Thursday, July 24, 2008

Abner Doubleday 1989 Baseball wit Card

Did he or did he not?

The Abner Doubleday legend/myth
Abner Doubleday
The story that
Abner Doubleday invented baseball in 1839 was once widely promoted and widely believed. There was and is no evidence for this claim, except for the testimony of one man decades after the fact, and there is more persuasive counter-evidence. Doubleday left many letters and papers, but they contain no description of baseball or even a suggestion that he considered himself a prominent person in the history of the game. His New York Times obituary makes no mention of baseball at all, nor does an encyclopedia article about Doubleday published in 1911. Contrary to popular belief, Doubleday has never been inducted into the Baseball Hall of Fame, although a large oil portrait of him was on display at the Hall of Fame building for many years.
The legend of Doubleday’s invention of baseball was itself baseball's invention, in a sense that of
Al Spalding, a former star pitcher, then club executive, who had become the leading American sporting goods entrepreneur and sports publisher. Debate on baseball origins had raged for decades, heating up in the first years of the 20th century. To end argument, speculation and innuendo, Spalding organized a panel in 1905. The panelists were his friend Abraham G. Mills, a former National League president; two United States Senators, ex-NL president Morgan Bulkeley and ex-Washington club president Arthur Gorman; ex-NL president and lifelong secretary-treasurer Nick Young; two other star players turned sporting goods entrepreneurs (George Wright and Alfred Reach); and AAU president James E. Sullivan. The final report published in 1908 included three sections: a summary of the panel’s findings written by Mills, a letter by John Montgomery Ward supporting the panel, and a dissenting opinion by Henry Chadwick. The research methods were, at best, dubious. The Mills Commission probably looked for and found the perfect story: baseball was invented in a quaint rural town without foreigners or industry, by a young man who later graduated from West Point and served heroically in the Mexican-American War, Civil War, and U.S. wars against Indians.
The Mills Commission concluded that baseball had been invented by Doubleday in
Cooperstown, New York in 1839; that Doubleday had invented the word "baseball", designed the diamond, indicated fielder positions, written down the rules and the field regulations. However, no written records from 1839 or the 1840s have ever been found to corroborate these claims; nor could Doubleday be interviewed for he had died in 1893. The principal source for the story was a letter from elderly Abner Graves, a five-year-old resident of Cooperstown in 1839. But Graves never mentioned a diamond, positions or the writing of rules. Graves' reliability as a witness has also been questioned because he was later convicted of murdering his wife and spent his final days in an asylum for the criminally insane. Further, Doubleday was not in Cooperstown in 1839. Doubleday may never have even visited Cooperstown. He was enrolled at West Point and there is no record of any leave time. Mills, a lifelong friend of Doubleday, had never heard him mention inventing baseball.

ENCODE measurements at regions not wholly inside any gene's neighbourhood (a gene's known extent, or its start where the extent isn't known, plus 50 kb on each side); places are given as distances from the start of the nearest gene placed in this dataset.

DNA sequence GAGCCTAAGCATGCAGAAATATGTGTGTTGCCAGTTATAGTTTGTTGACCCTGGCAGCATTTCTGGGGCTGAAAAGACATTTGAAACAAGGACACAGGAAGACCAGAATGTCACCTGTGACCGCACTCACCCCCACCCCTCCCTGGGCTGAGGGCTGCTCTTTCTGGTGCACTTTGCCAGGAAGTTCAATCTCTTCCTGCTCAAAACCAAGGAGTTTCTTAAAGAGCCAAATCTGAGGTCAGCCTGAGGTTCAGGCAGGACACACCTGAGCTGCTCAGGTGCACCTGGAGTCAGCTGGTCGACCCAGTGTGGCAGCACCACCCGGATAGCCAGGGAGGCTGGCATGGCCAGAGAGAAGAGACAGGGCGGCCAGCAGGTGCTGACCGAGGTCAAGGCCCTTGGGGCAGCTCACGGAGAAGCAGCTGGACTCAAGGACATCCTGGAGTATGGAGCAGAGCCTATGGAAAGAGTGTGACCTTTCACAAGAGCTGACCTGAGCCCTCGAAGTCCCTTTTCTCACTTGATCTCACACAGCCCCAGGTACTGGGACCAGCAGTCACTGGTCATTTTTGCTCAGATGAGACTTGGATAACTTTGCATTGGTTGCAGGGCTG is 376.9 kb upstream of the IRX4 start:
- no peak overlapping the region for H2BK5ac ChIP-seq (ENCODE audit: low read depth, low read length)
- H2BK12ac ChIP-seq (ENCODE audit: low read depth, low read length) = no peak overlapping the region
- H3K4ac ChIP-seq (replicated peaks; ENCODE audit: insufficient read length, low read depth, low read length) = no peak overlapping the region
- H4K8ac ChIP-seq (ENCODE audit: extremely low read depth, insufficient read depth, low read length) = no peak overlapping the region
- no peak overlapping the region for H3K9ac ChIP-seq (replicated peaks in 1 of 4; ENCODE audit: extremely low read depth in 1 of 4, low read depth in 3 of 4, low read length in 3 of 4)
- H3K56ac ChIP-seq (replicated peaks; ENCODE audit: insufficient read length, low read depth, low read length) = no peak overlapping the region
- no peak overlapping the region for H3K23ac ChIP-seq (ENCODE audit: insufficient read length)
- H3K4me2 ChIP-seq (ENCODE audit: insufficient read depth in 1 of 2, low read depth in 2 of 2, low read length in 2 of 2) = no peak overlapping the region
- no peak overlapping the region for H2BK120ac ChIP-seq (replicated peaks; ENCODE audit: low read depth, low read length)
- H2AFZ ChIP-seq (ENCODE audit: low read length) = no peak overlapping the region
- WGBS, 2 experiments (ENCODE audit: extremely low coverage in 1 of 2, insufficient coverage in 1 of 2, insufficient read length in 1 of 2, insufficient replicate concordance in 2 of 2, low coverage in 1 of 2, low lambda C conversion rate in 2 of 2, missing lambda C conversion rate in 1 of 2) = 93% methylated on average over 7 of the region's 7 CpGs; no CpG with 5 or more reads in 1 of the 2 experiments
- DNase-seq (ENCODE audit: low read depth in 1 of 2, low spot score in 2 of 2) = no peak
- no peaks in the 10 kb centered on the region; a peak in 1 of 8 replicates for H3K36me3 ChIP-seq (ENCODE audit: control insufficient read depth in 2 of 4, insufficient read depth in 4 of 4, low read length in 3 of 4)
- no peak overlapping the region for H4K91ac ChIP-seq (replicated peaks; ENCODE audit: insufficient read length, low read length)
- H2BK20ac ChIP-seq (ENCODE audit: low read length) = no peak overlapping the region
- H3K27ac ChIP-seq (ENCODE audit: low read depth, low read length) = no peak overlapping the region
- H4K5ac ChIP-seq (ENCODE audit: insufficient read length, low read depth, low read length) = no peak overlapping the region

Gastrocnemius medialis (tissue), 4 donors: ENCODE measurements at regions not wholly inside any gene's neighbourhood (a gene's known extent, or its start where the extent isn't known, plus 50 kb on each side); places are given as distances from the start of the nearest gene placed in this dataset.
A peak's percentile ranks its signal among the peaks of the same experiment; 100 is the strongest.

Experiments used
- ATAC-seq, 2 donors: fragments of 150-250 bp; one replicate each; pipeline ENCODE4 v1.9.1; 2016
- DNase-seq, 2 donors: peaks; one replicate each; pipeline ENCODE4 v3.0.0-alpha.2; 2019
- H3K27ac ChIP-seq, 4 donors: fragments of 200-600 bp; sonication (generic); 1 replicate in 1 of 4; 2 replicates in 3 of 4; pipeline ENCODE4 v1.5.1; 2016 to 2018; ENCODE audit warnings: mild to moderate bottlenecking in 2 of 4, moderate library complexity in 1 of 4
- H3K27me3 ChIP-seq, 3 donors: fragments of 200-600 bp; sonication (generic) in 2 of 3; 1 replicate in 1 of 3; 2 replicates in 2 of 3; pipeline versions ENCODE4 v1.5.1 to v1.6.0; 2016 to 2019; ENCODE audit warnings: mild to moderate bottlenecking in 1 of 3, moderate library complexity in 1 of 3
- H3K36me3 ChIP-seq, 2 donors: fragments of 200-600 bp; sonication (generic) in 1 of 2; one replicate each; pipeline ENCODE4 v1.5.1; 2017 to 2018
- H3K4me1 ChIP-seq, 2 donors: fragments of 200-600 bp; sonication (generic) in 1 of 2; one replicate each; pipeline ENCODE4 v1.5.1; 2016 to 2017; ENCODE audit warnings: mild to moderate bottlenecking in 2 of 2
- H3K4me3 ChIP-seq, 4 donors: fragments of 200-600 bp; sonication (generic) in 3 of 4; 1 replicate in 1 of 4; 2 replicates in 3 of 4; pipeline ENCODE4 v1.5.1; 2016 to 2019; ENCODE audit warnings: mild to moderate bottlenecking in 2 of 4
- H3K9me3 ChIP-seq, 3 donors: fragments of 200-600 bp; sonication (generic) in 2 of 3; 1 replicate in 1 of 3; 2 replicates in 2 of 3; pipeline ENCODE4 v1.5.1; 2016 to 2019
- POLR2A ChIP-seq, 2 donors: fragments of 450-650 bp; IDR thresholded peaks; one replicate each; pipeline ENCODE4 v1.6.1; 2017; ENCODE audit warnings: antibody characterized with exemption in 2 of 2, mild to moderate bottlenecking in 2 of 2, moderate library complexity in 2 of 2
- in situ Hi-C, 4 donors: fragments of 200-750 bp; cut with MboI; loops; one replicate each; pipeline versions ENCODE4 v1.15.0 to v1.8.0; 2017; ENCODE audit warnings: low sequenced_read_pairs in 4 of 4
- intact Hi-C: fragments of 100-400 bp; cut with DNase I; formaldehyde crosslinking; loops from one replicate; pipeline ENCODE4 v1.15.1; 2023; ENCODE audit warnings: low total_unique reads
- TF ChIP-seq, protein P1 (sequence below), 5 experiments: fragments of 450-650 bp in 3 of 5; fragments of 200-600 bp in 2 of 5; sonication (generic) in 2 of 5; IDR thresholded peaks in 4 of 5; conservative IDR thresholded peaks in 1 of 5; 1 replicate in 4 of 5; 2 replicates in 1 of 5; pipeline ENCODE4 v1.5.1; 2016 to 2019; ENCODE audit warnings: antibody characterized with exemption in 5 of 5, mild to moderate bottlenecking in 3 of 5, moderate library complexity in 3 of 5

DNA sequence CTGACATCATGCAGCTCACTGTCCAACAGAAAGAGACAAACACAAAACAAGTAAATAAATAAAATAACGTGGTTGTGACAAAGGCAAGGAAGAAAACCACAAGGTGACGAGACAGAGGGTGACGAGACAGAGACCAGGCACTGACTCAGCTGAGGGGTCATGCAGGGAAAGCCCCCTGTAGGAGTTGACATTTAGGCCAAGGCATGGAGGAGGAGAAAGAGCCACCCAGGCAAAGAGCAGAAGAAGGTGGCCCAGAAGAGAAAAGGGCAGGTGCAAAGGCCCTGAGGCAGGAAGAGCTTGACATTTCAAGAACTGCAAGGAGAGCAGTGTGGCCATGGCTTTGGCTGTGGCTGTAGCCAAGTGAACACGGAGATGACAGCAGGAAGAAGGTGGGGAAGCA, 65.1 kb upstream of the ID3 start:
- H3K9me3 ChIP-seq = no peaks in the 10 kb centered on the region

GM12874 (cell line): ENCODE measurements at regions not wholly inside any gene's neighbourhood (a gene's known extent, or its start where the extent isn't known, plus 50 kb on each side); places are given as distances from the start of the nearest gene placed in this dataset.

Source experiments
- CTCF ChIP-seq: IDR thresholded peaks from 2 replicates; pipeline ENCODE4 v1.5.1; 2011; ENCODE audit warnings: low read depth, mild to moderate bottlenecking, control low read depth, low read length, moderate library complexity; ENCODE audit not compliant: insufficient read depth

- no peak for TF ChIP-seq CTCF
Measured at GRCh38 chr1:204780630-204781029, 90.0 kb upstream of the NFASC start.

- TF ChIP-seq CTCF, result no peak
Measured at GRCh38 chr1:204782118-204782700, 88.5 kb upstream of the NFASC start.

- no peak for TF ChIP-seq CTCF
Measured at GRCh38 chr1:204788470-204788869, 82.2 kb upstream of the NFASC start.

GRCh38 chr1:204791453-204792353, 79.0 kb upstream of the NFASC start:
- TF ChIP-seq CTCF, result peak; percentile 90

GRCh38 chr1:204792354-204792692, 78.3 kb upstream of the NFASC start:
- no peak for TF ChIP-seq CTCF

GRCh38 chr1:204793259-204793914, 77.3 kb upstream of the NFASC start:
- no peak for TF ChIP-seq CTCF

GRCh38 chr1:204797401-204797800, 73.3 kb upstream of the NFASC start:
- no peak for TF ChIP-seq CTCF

As noted previously, versions of baseball rules have since been found in publications that significantly predate the alleged invention in 1839.
Jeff Idelson of the Baseball Hall of Fame in Cooperstown, New York has stated, "Baseball wasn't really born anywhere," meaning that the evolution of the game was long and continuous and has no clear, identifiable single origin.


--David said...

I've done several video conferences with the BBHOF for providing educational to students and teachers. The one on the geographic flow of baseball included the same story (not verbatim, of course, but the history) of Doubleday. It was a great educational experience, as many of the teachers still thought of Doubleday as the 'father of baseball' until the conference.

Bart McClaughry said...

Thanks David